Thicker than Water
Mass Market Paperback
Publisher: Pinnacle Books
He stood at the window, looking down at the dark street below. In the orange glow of the streetlight, he could see the black tops of the trees waving in the wind. It was late and a storm was blowing in from the gulf. There was no one out tonight. He didn't even see the homeless man who usually slept on the bus bench across the street.
The wind gusted, catching a wad of newspaper. He watched it as it swirled and twisted in the orange spotlight, like a madman performing a desperate dance to the demon music in his head.
He turned away and pressed his palms into his eyes.
Jesus...He was so tired.
He looked at his desk, at the files and papers covering it. His head was telling him to go home, get some sleep. But there was so much to do yet, so many things he hadn't taken care of. And sleep, the real sleep that made you whole again, was something he had given up on years ago.
Going back behind the desk, he sat down in the old leather chair. The corned beef on rye and cream soda was still there, untouched. He sat there, hands heavy on the armrests, eyes unfocused.
What was he worried about?
Cade wouldn't do anything. Even if he took his threat seriously, the man wasn't stupid enough to try something. Except sue. He could still do that. The statute of limitations had run out, but with a good lawyer and a sympathetic judge, Cade could still make his life a hell.
But what did he care? It was over anyway. He was tired of keeping the lies to himself, tired of carrying the whole thing around for the last twenty years.
He didn't care what would happen to him if it all came out. He'd be disgraced, disbarred for sure. He'd lose a fortune. But he just didn't care anymore.
His wife, she would care. And his partner, he would, too. But he didn't care about them either. Or about anyone anymore.
He shut his eyes.
That wasn't true. There was still one person he loved one person who loved him.
He opened his eyes. They focused on the far wall, on an arrangement of framed photographs. No people, no children, just sepia-toned street scenes of old Fort Myers as it looked in the forties, and one picture of a pale yellow Victorian cottage on a sugar-white beach against a cloudless blue sky. Remembering how nice the world can be...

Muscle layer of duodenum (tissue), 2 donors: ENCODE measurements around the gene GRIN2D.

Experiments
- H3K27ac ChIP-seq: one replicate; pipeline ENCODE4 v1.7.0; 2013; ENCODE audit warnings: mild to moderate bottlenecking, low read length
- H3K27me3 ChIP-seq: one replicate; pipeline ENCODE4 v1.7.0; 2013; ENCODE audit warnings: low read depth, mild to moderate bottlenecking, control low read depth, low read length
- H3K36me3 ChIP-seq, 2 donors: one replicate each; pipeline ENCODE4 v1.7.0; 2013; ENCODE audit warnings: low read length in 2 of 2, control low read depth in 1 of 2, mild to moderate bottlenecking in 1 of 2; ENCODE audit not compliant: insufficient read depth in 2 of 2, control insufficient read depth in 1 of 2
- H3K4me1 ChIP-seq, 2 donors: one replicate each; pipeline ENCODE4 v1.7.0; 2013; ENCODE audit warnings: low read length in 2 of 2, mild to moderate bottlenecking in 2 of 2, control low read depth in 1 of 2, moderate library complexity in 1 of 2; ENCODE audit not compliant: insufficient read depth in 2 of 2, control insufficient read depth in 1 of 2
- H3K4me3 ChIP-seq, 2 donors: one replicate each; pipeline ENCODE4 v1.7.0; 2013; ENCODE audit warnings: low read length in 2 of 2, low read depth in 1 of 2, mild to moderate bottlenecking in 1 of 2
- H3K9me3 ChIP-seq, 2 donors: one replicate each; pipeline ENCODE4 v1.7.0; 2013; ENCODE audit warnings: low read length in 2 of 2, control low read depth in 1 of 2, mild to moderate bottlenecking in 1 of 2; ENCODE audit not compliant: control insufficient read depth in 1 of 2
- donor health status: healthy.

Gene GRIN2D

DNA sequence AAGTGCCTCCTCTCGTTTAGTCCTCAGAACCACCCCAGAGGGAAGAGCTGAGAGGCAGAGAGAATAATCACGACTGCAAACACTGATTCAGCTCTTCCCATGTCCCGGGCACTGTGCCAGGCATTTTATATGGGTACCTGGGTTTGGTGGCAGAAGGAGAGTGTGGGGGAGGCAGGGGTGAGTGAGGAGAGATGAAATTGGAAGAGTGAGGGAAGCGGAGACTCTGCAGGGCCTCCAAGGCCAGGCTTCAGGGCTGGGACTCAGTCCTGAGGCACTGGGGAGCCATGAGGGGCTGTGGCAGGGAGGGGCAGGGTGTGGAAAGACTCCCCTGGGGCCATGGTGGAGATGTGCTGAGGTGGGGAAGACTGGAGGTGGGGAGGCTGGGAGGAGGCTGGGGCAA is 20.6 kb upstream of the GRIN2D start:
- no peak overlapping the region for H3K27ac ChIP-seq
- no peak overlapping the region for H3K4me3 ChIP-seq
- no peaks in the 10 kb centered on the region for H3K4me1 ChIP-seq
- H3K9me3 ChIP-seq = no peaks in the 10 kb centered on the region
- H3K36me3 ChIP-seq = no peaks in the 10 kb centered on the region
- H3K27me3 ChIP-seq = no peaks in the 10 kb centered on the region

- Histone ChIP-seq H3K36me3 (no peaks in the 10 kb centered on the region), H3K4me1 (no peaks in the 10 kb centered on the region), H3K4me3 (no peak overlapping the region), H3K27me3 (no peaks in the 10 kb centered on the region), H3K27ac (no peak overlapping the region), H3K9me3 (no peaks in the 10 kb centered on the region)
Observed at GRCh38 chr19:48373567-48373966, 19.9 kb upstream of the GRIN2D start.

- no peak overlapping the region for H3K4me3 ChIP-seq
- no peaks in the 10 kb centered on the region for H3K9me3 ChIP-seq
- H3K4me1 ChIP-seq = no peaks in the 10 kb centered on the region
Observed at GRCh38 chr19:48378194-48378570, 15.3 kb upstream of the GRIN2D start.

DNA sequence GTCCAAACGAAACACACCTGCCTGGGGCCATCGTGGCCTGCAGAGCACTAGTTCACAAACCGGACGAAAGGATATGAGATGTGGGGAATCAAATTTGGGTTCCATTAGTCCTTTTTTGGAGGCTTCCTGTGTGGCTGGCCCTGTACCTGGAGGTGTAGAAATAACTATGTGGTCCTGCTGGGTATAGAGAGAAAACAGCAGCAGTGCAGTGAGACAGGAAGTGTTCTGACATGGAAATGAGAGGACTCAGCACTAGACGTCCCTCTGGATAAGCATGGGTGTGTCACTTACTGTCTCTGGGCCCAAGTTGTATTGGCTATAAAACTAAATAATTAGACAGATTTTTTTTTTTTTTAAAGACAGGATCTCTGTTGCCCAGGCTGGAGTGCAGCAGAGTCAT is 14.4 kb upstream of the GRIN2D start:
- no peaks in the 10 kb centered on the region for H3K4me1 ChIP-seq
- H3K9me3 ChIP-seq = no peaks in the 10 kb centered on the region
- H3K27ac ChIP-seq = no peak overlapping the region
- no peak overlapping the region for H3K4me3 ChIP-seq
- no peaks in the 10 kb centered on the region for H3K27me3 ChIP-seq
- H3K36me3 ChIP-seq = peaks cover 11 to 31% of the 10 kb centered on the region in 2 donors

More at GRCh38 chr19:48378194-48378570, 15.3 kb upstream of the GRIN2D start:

Not anymore. It was over now. Twenty years...gone.
One decision, one moment, and his whole life had gone down a different road.
He felt his throat constrict. He could make it right though. He could still do right by Cade, try to make up for what he had done. But first, he had to tell someone. He wanted some peace, some absolution, and there was only one person who would give it to him. He glanced at his watch. Nine-thirty.
He picked up the phone.
A sound out in the dark hallway made him look up. He saw a figure coming toward him. The person stopped in the open doorway.
He put the receiver back in the cradle.
"You came back," he said. "Why?"
There was no answer.
"It doesn't matter. We have to talk anyway."
The figure in the doorway slowly put up a hand.
He saw the gun.
He tried to stand.
He heard the shot.
The bullet shattered his right temple, propelling him back against the leather chair.
He felt nothing, but he saw a blaze of light, like an exploding sun. Then he fell onto the desk, twisting as his body slumped forward.
He lay there, his head cocked at an angle. The blood seeped slowly out of his head, onto the yellow legal pad and onto the purple blotter, a slow river of red spreading outward, settling into the dents and cracks of the old cherry desk.
His eyes were still open, fixed on the picture of the yellow beach cottage on the far wall.
© P.J. Parrish